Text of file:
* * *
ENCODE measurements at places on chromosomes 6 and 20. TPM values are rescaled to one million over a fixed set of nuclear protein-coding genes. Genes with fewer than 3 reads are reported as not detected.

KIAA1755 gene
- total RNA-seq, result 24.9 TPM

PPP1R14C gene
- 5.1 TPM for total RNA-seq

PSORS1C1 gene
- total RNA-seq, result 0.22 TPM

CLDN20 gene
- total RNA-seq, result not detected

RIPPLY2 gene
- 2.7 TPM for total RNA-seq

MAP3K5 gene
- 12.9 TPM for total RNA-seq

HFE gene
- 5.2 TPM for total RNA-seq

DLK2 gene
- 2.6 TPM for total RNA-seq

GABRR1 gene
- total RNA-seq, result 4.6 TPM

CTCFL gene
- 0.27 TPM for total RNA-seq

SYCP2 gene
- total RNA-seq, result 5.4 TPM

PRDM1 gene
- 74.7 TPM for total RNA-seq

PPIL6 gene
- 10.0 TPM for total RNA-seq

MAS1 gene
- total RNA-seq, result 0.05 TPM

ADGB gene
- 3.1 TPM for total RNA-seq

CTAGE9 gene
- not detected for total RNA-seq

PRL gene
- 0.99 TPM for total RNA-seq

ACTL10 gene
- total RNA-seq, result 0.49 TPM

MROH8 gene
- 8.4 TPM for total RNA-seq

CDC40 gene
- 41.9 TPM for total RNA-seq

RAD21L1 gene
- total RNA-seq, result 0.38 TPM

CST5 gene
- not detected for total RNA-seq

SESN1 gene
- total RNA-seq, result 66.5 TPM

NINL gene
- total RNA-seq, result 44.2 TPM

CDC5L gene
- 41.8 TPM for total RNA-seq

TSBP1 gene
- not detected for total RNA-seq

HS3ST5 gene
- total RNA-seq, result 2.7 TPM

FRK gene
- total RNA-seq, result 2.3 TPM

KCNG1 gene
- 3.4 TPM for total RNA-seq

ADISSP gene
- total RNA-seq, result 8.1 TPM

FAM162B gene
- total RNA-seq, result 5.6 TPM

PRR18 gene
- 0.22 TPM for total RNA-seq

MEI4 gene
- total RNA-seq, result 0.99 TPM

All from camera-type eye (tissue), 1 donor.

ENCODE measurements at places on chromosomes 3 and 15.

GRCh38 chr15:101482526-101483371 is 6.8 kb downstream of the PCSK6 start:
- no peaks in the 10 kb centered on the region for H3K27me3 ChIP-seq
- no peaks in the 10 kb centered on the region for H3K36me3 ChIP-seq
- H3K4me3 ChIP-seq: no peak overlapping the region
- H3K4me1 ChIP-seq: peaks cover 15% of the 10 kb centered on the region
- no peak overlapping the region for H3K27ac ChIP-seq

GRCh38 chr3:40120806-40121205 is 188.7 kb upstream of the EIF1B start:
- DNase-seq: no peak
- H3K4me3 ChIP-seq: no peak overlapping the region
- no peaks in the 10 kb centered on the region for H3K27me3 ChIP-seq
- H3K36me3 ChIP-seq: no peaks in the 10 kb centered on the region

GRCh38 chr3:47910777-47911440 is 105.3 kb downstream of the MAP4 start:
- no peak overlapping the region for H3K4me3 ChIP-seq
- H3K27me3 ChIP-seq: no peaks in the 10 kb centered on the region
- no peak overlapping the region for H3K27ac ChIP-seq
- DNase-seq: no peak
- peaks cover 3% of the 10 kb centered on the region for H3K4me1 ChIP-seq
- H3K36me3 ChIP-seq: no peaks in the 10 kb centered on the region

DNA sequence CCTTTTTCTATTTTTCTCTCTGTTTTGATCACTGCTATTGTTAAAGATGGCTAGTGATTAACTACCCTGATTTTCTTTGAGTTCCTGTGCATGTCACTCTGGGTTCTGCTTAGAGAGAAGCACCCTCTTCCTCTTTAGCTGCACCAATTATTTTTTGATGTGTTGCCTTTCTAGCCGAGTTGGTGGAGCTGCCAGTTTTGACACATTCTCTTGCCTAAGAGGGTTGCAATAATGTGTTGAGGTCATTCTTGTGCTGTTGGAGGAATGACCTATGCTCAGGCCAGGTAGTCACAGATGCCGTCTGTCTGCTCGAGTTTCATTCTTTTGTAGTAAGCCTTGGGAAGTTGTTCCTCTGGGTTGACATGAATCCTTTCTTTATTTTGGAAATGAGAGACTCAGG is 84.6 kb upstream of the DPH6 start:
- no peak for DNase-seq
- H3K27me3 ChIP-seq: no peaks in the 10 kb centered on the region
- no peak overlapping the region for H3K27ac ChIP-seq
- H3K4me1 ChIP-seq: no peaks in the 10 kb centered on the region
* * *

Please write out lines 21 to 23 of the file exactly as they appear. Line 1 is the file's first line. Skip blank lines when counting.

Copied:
- 0.27 TPM for total RNA-seq

SYCP2 gene
- total RNA-seq, result 5.4 TPM